How are Recruiting Responsibilities Assigned: Region, Position, Grad Class?

Nearly every program splits recruiting responsibilities between the staff, primarily by geographic region or by position. Each staff may designate an assistant coach or staff member as the coordinator but normally each assistant coach has an equal responsibility to sign players. One of your first assignments is to find out which coach is responsible for recruiting your area or position at each school that you are interested in.

Many players and parents make the mistake of demanding or waiting to speak to the head coach first, you’ll get through MUCH quicker by asking for the coach who scouts your area or position.

Unless you are a McDonald’s All-American or Gatorade Player of the Year, the head coach probably won’t be calling you back!

Once you can get your video and info to the coach who recruits your area or position (more about this later) and they are impressed and are interested in recruiting you or offering you, they will take your information to the head coach and your recruitment will go from there. Assistant coaches do their research on you before alerting the head coach about you as a potential recruit, that’s why it’s so critical that you start with them first! In most cases, even if you are able to meet or speak with the head coach, they’ll likely forward you or your information to the appropriate assistant coach without spending much personal time on it—this is the chain of command within most teams.

Many programs split up the home state, giving each assistant coach an assigned area to monitor and build relationships in. Most schools make it a priority to keep “the best players in the state at home,” making sure each of the assistant coaches play a role in identifying ALL potential recruits in the state and building relationships with prep coaches and programs at home. Each assistant is often assigned a handful of counties to become an expert in within the state.

In most cases, college coaches still put a lot of attention to in-state high schools even if they currently have no prospects. They are building long-term relationships for the future so that once the school has a great player they will already have close relationships with the coaching staff. They’re never just building for that season, they’re building for the future.

Major metropolitan areas are usually assigned after that—Atlanta, DC/Baltimore, Dallas, Houston, Chicago, Los Angeles. Key states and regions are assigned from there— Florida, California, Texas, Northeast, Midwest, West Coast and so on. Staffs cover the map—usually including an international contact—so your first priority is identifying these assistant coaches at the schools that you are interested in who are responsible for recruiting your AREA or POSITION.

For example, when an SEC head football coach hires his assistants, they all need strong Florida, Georgia and Alabama ties. They will also need a mix of coaches with ties to the Northeast, East Coast, Midwest, Texas and West Coast. Same thing for West Coast teams, they have assistant coaches with ties across California, Washington and Oregon as well as a mix of staff that has strong ties to the Midwest, Northeast and the South. Each school has a regional focus in recruiting, and each program varies with the level of emphasis that they put on recruiting at a national level, usually dependent on their budget.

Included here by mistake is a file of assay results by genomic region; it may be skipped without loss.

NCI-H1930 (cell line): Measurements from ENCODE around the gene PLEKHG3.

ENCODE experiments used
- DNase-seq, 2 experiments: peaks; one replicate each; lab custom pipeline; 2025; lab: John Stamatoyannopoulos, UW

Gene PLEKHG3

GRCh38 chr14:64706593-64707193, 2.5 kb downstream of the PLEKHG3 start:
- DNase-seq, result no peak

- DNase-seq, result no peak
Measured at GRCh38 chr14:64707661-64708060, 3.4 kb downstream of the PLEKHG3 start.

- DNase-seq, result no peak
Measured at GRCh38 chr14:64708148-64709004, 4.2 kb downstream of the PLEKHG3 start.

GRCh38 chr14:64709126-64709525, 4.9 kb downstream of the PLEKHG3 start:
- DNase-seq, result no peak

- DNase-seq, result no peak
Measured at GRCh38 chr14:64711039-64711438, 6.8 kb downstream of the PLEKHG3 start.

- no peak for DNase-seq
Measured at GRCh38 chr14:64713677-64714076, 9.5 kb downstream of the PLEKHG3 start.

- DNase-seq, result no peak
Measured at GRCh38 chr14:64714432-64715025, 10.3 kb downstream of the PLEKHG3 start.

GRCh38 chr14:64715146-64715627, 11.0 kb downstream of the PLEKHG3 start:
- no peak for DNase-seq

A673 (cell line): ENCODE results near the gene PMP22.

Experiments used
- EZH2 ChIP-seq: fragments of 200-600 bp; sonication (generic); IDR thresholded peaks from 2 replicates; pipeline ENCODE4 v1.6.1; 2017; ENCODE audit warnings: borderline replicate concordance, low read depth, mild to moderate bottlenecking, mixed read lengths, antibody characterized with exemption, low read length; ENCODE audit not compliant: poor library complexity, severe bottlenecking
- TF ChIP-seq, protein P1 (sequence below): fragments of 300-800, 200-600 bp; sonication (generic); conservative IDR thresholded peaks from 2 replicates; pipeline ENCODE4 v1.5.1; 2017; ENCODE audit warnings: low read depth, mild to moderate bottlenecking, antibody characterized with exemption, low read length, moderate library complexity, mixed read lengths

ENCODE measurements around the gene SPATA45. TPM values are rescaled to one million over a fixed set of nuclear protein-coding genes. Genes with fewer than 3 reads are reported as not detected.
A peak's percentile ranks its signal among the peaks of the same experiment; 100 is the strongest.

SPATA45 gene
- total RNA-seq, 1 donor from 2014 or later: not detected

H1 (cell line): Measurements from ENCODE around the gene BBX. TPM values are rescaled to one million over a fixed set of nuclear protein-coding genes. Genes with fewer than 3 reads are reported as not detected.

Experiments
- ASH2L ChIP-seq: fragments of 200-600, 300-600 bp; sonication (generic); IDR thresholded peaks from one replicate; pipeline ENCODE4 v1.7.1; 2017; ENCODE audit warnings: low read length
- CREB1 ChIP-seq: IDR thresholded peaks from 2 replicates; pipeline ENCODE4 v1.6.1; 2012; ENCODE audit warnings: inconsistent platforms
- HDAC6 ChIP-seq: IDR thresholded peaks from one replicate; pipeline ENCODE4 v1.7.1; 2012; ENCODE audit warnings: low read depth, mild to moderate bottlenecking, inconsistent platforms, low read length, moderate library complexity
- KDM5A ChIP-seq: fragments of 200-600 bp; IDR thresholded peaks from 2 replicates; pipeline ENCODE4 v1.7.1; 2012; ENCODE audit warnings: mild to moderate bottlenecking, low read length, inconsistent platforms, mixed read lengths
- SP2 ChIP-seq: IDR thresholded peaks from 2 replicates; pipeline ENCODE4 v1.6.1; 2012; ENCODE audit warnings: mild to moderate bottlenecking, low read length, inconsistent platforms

Coaches are normally assigned specific geographic regions because it’s an area they grew up in, went to college in, have worked in before or have previous ties to. It’s also helpful for coaches to have personal ties to those regions: parents of recruits (and their extended families) oftentimes have mutual friends with college coaches which helps in building relationships during the process! It always helps in building relationships if coaches are a friend of a cousin, brother, mother and those ties can go back decades. Coaches want parents and players to feel a built-in familiarity with them, and that has a lot to do with long-term personal relationships. Good or bad, they have a ‘track record’ in the area.

Most head coaches will say that their priority is to recruit and keep the best in-state players at home, but all major FBS programs will recruit nationally for the best talent possible. Smaller schools may focus more regionally since they have smaller budgets and less media coverage. Smaller schools may focus on prospects within driving distance instead of constantly flying coaches across the country to market their program or regularly flying recruits in on expensive flights.

Long term, established relationships that NCAA coaches have with prep programs are often the reason that many assistants are actually hired. They are able to provide an immediate pipeline to a targeted area, the staff won’t have to start from scratch when getting to know high school and AAU coaches in the area. Many coaches have built their careers off the foundation of having a strong history of signing players (and taking care of them while they are coaching them) from certain regions. I’ve worked with many whose strengths were in their recruiting connections—to Maryland, Washington, DC, Atlanta, Orlando, New York City, Miami and New Jersey.

Once you can identify your recruiting coaches at the schools that you are interested in, get on their radar by sending your highlight video and Student-Athlete Resume. That is the only true way to get your foot in the door and be taken serious!

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